Next-generation observatories such as the James Webb Space Telescope (JWST) or the Extremely Large Telescope (ELT) will be better-equipped to spot these rocky Earth-sized worlds, assuming they do orbit white dwarfs. Scientists typically spot exoplanets, which are worlds that orbit other stars, by looking for a transit, or a dip in a star’s brightness that indicates a planet is crossing in front of it from our perspective.
Because white dwarfs are so small, these transits would be abnormally fast and frequent, lasting only a few minutes, so they would be particularly challenging to detect. But if scientists do spot one of these blips around a star, they could study the planet’s atmosphere—backlit by the white dwarf’s light—for signs of life, known as “biosignatures.”
Kozakis and her colleagues ran simulations of exoplanet atmospheres responding to a white dwarf that cooled from 6,000 to 4,000 Kelvin over a period of several billion years.
The team found that biomarkers such as ozone and methane gas could hint at the presence of life on rocky planets in these systems, and could be detectable from Earth. The study’s models suggest that the cooling of the white dwarf would likely decrease the amount of ozone in a planet’s atmosphere over time, while increasing the methane content, which has implications for habitability.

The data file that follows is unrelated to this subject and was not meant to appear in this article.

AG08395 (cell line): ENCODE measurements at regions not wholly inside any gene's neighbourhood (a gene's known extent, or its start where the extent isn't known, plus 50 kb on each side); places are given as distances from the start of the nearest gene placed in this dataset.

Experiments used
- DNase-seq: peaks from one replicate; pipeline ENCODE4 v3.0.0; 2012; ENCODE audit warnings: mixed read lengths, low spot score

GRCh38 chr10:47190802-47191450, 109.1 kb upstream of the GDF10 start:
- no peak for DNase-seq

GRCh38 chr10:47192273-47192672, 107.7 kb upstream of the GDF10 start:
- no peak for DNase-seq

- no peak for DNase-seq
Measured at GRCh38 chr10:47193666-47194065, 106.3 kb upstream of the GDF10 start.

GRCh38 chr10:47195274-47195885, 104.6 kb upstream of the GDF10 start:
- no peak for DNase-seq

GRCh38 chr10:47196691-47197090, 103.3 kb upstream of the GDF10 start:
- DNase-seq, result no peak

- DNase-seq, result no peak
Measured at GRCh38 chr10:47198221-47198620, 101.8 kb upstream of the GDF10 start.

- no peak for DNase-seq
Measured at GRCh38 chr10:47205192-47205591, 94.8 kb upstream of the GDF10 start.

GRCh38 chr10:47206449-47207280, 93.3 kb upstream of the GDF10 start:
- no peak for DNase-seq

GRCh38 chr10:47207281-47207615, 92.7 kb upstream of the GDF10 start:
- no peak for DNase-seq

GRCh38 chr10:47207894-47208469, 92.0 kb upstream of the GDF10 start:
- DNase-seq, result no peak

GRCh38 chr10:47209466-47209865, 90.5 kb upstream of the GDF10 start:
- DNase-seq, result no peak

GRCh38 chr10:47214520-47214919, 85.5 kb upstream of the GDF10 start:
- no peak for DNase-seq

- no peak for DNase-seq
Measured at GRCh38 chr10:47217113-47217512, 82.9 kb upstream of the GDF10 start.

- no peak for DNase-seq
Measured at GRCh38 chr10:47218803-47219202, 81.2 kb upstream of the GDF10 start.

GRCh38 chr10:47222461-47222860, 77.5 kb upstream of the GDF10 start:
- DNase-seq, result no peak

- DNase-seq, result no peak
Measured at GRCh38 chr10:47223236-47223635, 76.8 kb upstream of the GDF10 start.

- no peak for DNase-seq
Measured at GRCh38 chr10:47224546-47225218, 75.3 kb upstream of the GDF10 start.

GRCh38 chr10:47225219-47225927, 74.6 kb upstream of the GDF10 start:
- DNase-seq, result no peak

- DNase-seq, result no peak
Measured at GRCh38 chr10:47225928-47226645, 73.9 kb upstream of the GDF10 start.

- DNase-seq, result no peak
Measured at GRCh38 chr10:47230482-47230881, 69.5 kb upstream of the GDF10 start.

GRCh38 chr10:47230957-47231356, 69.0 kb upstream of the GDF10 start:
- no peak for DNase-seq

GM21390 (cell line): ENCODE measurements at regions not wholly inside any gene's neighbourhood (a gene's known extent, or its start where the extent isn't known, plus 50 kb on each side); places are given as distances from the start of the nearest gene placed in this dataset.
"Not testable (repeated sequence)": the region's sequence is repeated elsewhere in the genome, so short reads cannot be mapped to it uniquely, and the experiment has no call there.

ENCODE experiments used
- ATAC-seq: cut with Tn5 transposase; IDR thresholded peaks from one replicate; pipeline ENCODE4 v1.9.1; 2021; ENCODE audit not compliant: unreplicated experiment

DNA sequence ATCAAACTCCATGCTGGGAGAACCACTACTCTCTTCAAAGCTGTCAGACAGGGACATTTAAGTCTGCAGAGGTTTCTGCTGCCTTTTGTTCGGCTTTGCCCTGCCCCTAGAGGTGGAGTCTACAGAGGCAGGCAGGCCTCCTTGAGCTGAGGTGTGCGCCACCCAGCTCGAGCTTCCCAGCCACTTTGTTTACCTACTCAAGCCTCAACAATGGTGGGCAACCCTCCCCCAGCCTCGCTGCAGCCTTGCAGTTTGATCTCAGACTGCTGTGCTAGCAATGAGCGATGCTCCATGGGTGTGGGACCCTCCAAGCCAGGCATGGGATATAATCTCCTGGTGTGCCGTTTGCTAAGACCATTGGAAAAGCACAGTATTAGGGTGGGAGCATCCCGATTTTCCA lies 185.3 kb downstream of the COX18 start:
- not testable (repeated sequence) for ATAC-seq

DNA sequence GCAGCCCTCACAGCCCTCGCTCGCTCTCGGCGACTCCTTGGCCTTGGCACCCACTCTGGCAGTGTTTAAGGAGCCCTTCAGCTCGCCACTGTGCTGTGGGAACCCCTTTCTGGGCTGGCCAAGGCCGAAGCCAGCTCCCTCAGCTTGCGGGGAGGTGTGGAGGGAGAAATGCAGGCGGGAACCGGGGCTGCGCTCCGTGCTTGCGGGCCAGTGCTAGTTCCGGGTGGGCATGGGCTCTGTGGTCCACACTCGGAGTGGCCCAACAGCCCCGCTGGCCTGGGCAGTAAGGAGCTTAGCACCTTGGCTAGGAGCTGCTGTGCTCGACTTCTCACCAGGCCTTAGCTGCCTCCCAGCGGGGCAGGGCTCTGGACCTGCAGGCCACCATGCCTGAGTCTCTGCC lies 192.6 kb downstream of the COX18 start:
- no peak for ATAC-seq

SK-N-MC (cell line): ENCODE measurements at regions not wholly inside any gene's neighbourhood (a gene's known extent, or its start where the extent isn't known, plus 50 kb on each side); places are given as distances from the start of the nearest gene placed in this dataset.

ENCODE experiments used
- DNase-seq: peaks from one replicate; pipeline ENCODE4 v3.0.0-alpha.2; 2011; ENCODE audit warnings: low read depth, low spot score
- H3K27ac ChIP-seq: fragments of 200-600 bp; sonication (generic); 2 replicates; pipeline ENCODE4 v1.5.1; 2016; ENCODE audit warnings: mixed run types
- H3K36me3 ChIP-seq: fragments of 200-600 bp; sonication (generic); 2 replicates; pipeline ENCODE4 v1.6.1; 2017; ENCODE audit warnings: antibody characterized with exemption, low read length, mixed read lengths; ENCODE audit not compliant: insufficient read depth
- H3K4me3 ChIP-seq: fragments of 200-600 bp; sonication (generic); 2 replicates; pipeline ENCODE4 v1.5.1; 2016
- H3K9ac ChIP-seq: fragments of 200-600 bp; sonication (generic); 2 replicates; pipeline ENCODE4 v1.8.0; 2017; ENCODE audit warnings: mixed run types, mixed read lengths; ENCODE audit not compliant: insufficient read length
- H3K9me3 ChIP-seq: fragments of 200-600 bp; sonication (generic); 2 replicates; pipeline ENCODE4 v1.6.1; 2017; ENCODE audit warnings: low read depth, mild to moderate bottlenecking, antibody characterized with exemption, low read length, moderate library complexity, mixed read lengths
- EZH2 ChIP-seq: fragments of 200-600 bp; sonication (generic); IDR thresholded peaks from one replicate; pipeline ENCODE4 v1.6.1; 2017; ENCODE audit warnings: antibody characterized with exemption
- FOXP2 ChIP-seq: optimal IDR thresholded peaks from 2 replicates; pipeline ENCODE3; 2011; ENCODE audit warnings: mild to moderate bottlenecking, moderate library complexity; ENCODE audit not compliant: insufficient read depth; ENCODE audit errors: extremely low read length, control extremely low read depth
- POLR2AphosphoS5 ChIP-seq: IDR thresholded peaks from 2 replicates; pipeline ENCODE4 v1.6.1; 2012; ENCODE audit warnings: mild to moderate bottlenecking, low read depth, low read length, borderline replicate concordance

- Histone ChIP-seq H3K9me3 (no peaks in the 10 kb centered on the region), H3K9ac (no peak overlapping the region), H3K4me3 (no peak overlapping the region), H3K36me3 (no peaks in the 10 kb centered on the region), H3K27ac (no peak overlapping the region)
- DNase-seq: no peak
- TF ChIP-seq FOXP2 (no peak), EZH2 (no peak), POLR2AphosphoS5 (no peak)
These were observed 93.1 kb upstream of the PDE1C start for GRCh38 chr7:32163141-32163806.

“An increase in the greenhouse gas methane will help a planet stay warm when its host cools,” Kaltenegger said. “It is the opposite of the Earth's situation. The Sun becomes more luminous with time, thus the habitable zone moves outwards towards Mars. So for us, an increase in greenhouse gases makes the problem worse.”
“For a planet around a white dwarf, an increase in greenhouse gases is what will help keep it warm,” she continued. “The decrease in ozone won't be a problem for surface ozone flux, because the UV radiation of the white dwarf also decreases with time, so the ozone layer that protects us from harmful UV radiation on Earth is less and less needed as the white dwarf becomes older.”
Counterintuitively, the researchers also found that as white dwarfs cool, planetary surfaces would increase in temperature, because cooler dwarfs “emit a larger percentage of their light at longer wavelengths, resulting in more efficient planetary surface heating,” according to the study.
The new research is intended to lay out the possible chemical fingerprints of habitability in these systems for scientists to follow in case rocky exoplanets are detected by next-generation telescopes. But whether these exotic worlds will be discovered—and whether they host life—remains a mystery for the time being.
“If we find such a rocky planet in the habitable zone of a white dwarf, then scientists in the near future could use our spectra to look with JWST and ELT to spot signs of life on such worlds,” Kaltenegger said.
“And of course, the intriguing question that would follow, if we were successful,” she added: “Did life survive the death of its star, or did it start all over again?”